5 Most Asked Questions About Eye Health

As a team of qualified optometrists and dispensing opticians, our patients ask us questions about eye health every single day.

We’d be disappointed if they didn’t – it’s our job to make sure everyone who comes into our practice understands what’s going on with their vision – if it’s changing (better or worse).

Here are some of the questions we get asked most regularly.

1. I can see flashing lights and floaters – should I be worried? 

In most cases, flashing lights and floaters are a normal part of the ageing process. The symptoms can last anywhere from three to six months but they will decrease quite dramatically after the first month. It’s still a good idea for you to get your eyes looked at – book an eye test.

Flashing Lights & Floaters In More Detail

As we get older the vitreous gel inside the eye tends to contract and change its consistency. As it does this it pulls away from the retina and in many cases this stimulates the retina to cause flashing lights. As it changes consistency it forms small thread or floater-like pigmentation. This type of aging process is called a posterior vitreous detachment. The symptoms can last anywhere from three to six months but they will decrease quite dramatically after the first month.

In a very small percentage of cases flashing lights or floaters can be a sign of a retinal tear or a retinal detachment. These are very serious sight threatening conditions. The usual symptoms of a retinal tear or detachment are sudden appearance of lots of floaters (usually in one eye), flashes of light a bit like a lightening flash (again usually in one eye), blurred vision, and in some cases a gradual reduction in your side vision, a bit like a curtain or a shadow coming down over your eyes.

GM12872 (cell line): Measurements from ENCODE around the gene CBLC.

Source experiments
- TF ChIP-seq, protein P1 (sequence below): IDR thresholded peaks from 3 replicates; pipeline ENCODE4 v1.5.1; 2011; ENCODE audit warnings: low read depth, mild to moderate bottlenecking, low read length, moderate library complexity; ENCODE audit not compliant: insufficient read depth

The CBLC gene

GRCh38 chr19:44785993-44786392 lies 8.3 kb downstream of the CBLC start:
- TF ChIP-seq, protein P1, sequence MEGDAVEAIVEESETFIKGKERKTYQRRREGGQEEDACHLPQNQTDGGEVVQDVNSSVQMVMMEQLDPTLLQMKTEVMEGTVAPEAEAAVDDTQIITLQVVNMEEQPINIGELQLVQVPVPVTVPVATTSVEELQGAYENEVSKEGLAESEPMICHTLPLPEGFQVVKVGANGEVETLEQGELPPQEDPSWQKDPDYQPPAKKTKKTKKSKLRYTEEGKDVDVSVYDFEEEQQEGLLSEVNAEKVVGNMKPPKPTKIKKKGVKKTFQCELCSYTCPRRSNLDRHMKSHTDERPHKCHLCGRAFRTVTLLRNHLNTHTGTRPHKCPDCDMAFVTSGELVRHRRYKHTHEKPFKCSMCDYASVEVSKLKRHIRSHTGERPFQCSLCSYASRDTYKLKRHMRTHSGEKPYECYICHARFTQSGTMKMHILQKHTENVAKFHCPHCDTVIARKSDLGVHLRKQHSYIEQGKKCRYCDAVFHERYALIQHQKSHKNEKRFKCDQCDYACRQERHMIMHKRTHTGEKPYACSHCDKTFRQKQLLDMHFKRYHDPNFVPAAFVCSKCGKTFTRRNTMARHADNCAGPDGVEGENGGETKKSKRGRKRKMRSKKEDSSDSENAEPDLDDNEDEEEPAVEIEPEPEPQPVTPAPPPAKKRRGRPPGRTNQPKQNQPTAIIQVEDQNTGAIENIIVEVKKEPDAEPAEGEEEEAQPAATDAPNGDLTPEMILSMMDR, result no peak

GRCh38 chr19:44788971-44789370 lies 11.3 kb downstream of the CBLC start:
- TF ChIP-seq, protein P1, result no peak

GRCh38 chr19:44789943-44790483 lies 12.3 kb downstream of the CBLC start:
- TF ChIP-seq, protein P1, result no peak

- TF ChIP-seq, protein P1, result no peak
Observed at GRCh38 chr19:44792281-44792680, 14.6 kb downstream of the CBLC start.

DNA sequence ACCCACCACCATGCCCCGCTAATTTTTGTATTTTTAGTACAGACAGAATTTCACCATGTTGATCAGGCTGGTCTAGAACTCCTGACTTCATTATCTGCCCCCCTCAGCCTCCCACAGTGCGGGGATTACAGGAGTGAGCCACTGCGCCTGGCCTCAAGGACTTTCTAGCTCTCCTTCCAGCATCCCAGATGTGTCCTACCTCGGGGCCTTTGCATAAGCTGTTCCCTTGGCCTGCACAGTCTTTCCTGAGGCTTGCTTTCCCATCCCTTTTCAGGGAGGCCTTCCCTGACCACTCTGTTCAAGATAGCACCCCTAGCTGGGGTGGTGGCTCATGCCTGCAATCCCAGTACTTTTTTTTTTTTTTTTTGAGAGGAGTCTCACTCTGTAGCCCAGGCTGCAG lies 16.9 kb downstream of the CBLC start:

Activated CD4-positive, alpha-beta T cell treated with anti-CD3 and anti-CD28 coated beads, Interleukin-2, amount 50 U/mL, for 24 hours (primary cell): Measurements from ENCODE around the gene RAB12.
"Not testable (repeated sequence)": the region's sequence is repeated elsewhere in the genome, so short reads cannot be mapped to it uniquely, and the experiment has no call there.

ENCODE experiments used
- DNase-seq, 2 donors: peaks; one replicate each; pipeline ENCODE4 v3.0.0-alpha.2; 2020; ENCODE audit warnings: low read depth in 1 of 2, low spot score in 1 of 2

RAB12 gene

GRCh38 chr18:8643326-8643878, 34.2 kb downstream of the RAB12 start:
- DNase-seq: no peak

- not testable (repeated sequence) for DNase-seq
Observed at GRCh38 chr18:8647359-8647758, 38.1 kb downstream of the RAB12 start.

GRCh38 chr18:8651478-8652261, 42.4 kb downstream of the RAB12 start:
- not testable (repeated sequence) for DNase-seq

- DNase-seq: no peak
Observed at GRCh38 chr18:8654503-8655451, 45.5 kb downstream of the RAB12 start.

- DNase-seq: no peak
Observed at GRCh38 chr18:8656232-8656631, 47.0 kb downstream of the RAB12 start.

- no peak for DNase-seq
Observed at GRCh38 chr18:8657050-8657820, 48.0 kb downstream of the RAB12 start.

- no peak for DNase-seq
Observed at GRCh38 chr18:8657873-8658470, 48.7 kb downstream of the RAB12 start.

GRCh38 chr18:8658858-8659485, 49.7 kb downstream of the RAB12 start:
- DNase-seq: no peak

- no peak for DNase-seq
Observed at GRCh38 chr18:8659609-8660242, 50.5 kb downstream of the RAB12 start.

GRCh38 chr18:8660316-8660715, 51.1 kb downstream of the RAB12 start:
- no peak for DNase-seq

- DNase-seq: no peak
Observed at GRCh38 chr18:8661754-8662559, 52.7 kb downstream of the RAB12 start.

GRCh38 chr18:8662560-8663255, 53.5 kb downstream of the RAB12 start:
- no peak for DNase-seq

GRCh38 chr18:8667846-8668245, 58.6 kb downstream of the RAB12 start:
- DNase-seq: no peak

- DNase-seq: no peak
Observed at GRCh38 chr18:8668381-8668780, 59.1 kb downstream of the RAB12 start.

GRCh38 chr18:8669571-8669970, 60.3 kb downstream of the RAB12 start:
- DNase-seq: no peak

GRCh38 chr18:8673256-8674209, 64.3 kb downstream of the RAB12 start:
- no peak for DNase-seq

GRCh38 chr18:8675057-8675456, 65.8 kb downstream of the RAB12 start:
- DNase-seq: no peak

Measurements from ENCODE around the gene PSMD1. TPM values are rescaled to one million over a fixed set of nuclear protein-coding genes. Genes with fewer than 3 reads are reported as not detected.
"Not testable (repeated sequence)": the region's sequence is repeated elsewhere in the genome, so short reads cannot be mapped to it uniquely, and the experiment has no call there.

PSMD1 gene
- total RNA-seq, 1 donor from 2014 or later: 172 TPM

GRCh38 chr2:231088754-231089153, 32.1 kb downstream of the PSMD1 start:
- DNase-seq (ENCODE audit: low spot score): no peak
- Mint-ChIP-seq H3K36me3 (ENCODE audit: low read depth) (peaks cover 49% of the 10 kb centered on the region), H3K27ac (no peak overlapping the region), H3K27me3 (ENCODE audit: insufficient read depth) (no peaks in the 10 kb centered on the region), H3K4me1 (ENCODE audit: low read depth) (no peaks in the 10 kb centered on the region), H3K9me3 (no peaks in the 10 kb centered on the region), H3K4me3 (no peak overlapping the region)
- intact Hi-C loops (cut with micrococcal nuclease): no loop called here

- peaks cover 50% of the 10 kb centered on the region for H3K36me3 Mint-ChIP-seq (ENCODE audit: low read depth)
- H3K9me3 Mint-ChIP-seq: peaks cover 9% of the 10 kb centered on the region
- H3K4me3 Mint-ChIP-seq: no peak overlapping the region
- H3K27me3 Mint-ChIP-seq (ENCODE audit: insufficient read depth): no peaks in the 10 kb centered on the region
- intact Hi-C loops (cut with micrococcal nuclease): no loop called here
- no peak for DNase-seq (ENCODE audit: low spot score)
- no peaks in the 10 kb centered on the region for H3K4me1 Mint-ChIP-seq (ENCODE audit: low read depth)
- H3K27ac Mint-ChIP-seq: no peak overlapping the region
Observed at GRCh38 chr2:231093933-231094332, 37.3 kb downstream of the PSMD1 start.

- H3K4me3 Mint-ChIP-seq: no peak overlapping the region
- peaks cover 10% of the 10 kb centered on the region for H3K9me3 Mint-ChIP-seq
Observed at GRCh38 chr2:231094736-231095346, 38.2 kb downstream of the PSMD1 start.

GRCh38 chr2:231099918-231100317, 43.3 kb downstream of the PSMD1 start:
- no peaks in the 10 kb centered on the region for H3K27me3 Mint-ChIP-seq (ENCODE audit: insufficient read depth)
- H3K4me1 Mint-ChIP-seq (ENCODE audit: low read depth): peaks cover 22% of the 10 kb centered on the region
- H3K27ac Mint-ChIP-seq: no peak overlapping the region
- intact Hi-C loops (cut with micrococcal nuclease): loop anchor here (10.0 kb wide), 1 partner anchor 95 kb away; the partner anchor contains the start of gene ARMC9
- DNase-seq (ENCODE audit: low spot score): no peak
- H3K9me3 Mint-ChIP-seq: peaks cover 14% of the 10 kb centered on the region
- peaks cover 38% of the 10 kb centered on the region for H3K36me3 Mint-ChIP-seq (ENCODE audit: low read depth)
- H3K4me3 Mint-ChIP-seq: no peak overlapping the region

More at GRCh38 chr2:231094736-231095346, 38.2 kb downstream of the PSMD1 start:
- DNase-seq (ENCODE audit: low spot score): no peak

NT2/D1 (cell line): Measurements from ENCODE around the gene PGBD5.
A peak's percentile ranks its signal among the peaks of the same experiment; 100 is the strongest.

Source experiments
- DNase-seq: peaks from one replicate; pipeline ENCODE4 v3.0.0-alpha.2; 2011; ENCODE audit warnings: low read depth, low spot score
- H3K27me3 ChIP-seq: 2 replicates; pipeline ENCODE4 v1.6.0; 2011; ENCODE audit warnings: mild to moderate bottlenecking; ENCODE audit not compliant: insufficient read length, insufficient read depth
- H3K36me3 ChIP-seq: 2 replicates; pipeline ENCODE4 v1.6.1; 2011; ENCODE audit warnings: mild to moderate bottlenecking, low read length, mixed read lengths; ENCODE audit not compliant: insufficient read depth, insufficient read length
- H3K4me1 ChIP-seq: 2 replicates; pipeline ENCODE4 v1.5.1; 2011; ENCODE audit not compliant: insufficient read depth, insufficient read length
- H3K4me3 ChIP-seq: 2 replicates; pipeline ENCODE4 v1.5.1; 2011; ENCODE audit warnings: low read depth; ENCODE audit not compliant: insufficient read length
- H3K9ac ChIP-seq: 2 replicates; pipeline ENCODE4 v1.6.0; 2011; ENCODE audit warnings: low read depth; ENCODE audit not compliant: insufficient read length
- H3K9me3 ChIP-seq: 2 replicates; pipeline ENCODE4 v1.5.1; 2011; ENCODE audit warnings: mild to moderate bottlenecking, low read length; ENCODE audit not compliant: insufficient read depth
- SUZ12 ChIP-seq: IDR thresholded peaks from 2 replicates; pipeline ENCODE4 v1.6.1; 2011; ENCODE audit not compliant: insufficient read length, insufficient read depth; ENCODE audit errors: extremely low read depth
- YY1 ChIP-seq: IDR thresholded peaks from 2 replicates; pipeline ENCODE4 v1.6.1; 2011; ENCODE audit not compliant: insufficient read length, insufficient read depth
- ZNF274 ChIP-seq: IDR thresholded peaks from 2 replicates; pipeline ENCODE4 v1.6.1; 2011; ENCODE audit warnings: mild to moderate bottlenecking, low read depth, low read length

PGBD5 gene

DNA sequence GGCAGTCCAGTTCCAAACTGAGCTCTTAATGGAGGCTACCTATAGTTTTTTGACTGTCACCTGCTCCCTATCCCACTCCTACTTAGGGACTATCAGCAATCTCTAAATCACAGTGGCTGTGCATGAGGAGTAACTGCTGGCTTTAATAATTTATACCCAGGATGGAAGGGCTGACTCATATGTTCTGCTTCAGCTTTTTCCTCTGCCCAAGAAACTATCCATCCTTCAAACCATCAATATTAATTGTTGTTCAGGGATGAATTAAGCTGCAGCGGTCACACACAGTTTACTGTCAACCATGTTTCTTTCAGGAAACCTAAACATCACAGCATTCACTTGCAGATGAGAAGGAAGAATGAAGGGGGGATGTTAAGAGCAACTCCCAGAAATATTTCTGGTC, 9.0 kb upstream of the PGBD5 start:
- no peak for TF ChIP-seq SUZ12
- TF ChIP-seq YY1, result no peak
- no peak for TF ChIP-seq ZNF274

In all cases of flashing lights and floaters you should seek the opinion of an Optometrist or an Ophthalmologist to rule out any sinister retinal condition such as a tear or detachment which may be sight threatening.

2. I don’t wear glasses normally – should I wear them for working at a computer?

Our eyes are not designed to carry out prolonged close-up work, ie looking at objects less than arms-length for long periods of time. And since much of our working lives, and a lot of recreational time, is spent looking at a computer screen of some description, it’s always advised to get your eyes tested if you work at a computer or regularly look at a phone, tablet, cash register etc.

Glasses For Computer Work In More Detail

In evolutionary terms we are still hunter gatherers, so our visual system is designed to look at distance objects such as animals running around on the horizon for us to catch and eat, or for us to avoid being eaten ourselves! It is probably only over the last thirty years that people have spent so long looking at computer screens. Prolonged use of computers can cause blurred vision, headaches and dry eyes. It is important that you have a regular eye examination at least every two years to ensure that your eyesight is up to the demands of prolonged computer work.